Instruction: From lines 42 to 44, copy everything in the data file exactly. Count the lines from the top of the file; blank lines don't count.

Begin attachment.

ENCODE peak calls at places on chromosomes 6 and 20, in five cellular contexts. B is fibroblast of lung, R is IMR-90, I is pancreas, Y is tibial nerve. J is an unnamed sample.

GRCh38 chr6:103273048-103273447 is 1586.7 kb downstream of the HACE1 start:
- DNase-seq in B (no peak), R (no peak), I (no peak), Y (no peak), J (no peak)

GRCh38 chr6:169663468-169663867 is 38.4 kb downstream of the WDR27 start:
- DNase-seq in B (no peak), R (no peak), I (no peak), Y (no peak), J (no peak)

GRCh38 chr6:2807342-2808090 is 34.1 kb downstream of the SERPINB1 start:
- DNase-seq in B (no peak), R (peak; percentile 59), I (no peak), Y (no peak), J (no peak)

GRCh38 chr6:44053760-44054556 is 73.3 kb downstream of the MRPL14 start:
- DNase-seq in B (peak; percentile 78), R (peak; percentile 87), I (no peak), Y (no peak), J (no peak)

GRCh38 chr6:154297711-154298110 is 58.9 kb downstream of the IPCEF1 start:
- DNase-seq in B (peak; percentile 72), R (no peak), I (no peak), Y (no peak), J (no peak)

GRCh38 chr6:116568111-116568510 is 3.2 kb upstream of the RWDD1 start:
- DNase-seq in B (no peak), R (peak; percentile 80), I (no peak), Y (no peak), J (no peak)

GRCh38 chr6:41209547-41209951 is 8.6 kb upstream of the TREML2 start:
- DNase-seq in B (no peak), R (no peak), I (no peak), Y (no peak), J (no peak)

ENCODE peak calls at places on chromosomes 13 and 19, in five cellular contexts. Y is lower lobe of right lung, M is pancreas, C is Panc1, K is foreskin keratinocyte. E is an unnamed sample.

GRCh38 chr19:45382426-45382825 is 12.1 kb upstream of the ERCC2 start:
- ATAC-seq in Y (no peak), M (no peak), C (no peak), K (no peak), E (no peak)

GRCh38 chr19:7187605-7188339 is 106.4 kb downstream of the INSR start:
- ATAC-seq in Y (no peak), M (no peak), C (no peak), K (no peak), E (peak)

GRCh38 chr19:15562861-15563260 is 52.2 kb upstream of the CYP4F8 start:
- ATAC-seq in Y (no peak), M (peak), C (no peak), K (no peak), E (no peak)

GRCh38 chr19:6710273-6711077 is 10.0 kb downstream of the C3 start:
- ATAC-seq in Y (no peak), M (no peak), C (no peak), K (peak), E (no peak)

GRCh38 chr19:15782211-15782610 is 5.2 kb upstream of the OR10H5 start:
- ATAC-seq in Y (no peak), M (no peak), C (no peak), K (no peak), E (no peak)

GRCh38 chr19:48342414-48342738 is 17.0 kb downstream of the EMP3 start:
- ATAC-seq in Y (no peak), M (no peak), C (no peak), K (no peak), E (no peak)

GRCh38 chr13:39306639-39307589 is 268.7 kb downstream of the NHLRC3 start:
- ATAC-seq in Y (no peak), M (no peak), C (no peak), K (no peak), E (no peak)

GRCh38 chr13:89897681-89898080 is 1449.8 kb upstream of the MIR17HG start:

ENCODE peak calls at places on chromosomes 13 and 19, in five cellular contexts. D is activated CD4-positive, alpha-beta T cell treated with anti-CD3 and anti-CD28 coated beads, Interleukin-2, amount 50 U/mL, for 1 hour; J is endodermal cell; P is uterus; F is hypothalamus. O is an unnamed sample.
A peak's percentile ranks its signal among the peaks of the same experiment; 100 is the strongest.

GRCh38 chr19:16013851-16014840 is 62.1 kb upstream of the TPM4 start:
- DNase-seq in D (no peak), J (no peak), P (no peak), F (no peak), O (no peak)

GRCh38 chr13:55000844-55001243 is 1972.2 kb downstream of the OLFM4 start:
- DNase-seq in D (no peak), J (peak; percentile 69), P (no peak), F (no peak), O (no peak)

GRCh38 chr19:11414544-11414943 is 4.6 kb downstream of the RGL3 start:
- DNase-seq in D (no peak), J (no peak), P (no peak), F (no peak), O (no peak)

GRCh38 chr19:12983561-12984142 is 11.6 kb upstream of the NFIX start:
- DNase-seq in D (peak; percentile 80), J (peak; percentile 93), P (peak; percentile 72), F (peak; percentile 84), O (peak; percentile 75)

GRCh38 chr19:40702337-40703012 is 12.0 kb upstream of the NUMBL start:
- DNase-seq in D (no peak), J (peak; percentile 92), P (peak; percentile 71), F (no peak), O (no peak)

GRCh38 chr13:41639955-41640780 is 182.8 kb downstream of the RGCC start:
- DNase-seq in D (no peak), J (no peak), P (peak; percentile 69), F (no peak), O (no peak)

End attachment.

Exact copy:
GRCh38 chr19:40702337-40703012 is 12.0 kb upstream of the NUMBL start:
- DNase-seq in D (no peak), J (peak; percentile 92), P (peak; percentile 71), F (no peak), O (no peak)

GRCh38 chr13:41639955-41640780 is 182.8 kb downstream of the RGCC start: